After years of scientific and technological development, humanity is now perfectly comfortable with the exploration of the universe. In the journey that will kick off the adventure, however, something goes wrong: after a brief break on Mars to replenish the supplies, the ship finds inexplicably drifting over thirty thousand Parsec from the solar system, due to a jump in the hyperspace ended up badly. Thus begins the long journey home, between a galaxy and the other in the hope of surviving and finally to see in the cosmic horizon the house we call Earth.
The premise, though not original, is really interesting, because The Long Journey Home does everything to make the journey of the unfortunate shipment difficult, perhaps too much.
The first problems appear at the beginning when you have to choose the crew of four who will be on the ship, which can, however, be chosen from a rundown selection, each with its peculiarities (with as much lander as detailed as we will see ).
Each character has a role of the most classic as the physician, engineer, pilot, but also more extravagant tasks such as university scientific blogger. Each crew member also has a different character, which affects relationships with other members, as well as resistance to peculiar physical and psychological traumas.
If a young astronaut is more stoic to the Rockclad landings and will hardly suffer various and possible fractures, but will be more susceptible to psychological trauma due to his little experience, the old engineer will have less effort to withstand a shock, but his body will be much more fragile. The problem ofThe Long Journey Home is that, although it incorporates all these very interesting dynamics, it does nothing to introduce it to the player in the most appropriate way.
The same applies to the operation of the ship, which, of course, must be checked in all its aspects. Fuel, hull strength, number of “hypersalts” available, maintenance of fire guns, these are some of the parameters that the player will always have to deal with.
The same (excluding jumps in hyperspace and weapons) are also transposed into the lander, the landing module with which you explore the planets in search of resources, information or artifacts. The spaceship and lander can be picked up, as we said, at the beginning of the game, so we plan a minimum of strategy.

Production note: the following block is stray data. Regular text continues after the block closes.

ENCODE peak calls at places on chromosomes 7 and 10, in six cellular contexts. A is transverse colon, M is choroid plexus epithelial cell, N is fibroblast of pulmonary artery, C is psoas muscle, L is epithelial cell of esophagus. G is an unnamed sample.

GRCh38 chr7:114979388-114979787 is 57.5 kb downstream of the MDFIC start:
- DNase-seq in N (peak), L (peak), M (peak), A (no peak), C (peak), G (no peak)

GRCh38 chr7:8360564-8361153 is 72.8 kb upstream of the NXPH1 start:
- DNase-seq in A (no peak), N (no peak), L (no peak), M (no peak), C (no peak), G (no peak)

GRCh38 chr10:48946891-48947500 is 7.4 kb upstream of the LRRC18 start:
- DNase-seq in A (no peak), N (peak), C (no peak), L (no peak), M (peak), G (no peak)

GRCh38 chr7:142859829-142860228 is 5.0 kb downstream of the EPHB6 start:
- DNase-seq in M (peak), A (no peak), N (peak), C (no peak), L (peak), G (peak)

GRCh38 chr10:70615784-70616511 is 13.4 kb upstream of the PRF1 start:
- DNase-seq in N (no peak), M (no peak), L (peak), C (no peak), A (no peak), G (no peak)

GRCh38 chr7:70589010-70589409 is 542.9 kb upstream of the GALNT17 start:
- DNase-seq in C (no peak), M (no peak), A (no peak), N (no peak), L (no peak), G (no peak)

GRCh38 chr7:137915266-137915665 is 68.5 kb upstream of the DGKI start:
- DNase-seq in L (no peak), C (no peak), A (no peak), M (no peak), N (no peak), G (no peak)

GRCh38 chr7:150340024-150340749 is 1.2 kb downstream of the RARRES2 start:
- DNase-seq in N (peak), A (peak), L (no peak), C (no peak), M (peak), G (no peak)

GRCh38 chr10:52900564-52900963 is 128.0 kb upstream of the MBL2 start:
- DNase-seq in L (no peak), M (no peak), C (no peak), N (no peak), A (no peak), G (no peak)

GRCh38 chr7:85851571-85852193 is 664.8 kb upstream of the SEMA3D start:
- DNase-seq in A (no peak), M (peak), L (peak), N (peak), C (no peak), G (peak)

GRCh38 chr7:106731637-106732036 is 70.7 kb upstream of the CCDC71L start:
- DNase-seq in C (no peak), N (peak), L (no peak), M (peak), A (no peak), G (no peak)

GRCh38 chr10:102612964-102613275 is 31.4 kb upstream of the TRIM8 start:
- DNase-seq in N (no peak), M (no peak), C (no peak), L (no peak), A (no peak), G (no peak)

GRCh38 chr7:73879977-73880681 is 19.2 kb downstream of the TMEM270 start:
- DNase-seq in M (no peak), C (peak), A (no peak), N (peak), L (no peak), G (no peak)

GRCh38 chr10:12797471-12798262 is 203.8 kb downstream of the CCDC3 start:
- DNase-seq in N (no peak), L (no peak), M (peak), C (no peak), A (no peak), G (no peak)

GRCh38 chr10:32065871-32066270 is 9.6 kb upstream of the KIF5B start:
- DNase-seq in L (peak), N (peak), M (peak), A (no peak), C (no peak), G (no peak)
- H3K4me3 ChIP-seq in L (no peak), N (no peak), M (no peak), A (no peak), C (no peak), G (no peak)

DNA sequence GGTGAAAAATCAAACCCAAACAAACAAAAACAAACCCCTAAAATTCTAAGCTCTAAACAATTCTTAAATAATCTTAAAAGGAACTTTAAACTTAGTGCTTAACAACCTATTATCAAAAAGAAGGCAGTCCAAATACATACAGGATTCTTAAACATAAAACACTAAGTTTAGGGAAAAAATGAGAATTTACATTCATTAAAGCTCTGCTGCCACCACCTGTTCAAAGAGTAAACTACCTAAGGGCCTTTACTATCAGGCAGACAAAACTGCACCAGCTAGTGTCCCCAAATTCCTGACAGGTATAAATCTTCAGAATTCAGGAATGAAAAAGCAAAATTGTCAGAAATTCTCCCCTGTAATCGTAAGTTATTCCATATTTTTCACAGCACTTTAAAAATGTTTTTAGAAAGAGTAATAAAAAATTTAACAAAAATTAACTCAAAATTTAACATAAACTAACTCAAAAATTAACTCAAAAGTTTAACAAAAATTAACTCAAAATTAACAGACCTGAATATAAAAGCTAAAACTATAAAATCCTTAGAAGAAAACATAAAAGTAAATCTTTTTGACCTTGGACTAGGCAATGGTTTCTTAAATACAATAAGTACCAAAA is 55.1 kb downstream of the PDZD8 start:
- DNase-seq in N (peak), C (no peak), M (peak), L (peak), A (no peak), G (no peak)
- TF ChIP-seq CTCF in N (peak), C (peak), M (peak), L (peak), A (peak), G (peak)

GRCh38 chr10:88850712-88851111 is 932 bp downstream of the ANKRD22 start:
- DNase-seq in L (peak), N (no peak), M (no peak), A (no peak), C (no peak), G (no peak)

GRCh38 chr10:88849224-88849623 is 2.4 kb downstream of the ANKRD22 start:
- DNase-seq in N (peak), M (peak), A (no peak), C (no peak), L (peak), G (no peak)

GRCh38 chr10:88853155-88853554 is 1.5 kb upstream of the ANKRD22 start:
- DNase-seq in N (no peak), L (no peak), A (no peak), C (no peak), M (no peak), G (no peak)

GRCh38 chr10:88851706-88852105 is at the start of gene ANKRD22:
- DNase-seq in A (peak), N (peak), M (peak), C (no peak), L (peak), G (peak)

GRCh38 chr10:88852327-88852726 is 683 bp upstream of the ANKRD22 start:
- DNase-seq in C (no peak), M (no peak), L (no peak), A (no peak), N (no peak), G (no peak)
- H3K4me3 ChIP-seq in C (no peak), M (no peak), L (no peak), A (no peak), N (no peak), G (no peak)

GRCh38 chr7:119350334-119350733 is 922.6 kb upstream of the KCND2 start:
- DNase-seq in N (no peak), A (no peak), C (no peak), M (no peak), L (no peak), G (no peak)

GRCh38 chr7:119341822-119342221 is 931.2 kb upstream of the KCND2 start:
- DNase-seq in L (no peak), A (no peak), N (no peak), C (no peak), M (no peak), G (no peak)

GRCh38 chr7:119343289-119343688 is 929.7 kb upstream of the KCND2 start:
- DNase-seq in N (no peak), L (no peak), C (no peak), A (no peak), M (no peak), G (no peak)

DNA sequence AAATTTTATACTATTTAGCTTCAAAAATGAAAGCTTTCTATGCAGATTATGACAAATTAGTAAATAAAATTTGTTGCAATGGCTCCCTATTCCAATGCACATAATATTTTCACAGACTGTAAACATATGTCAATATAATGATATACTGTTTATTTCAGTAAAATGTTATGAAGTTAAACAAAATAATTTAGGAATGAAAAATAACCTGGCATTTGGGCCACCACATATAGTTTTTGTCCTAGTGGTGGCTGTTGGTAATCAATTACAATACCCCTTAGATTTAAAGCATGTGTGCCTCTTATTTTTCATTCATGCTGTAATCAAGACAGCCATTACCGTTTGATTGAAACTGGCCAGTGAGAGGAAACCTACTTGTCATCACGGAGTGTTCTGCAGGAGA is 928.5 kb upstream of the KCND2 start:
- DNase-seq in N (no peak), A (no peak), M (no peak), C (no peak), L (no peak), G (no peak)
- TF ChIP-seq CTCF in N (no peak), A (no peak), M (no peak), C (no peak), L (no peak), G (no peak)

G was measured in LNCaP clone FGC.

There are smaller vessels for mineral deposits (which can repel fuel, or solidify the hull) and various resources between artifacts and strange plants, while others are more suited to travel or combat. Same talk for landers, also more or less suited to different climatic situations, or more resistant to others in the case of landings of luck, for example. No one can see you playing over the space
To make things even more complicated, the galaxies generated by procedure are also made, a game design element that I admit I do not particularly appreciate.
This means that, during the first games, we are facing the blind side of The Long Journey Homebecause all of the information we have mentioned (as many as others relating to the environment, but also to the spread of minerals, for example) can only be discovered playing. You can find yourself safely without fuel in the early galaxies for example, witnessing the slow and inexorable death of the crew due to the malfunctioning of the vessel’s vital systems.
In a run I happened to explode the lander after another landing on a planet with the senseless gravity. In that case I managed to recover the project to build a new one, but none of my crew members was able to do so, so I had to look for some alien capable of doing it. Traveling on the fuel started to fall short, to get it again I needed minerals I could not pick up without the lander, and I could not even buy it from a merchant because I had no money and nothing to sell … and in the end I had no choice but start a new game.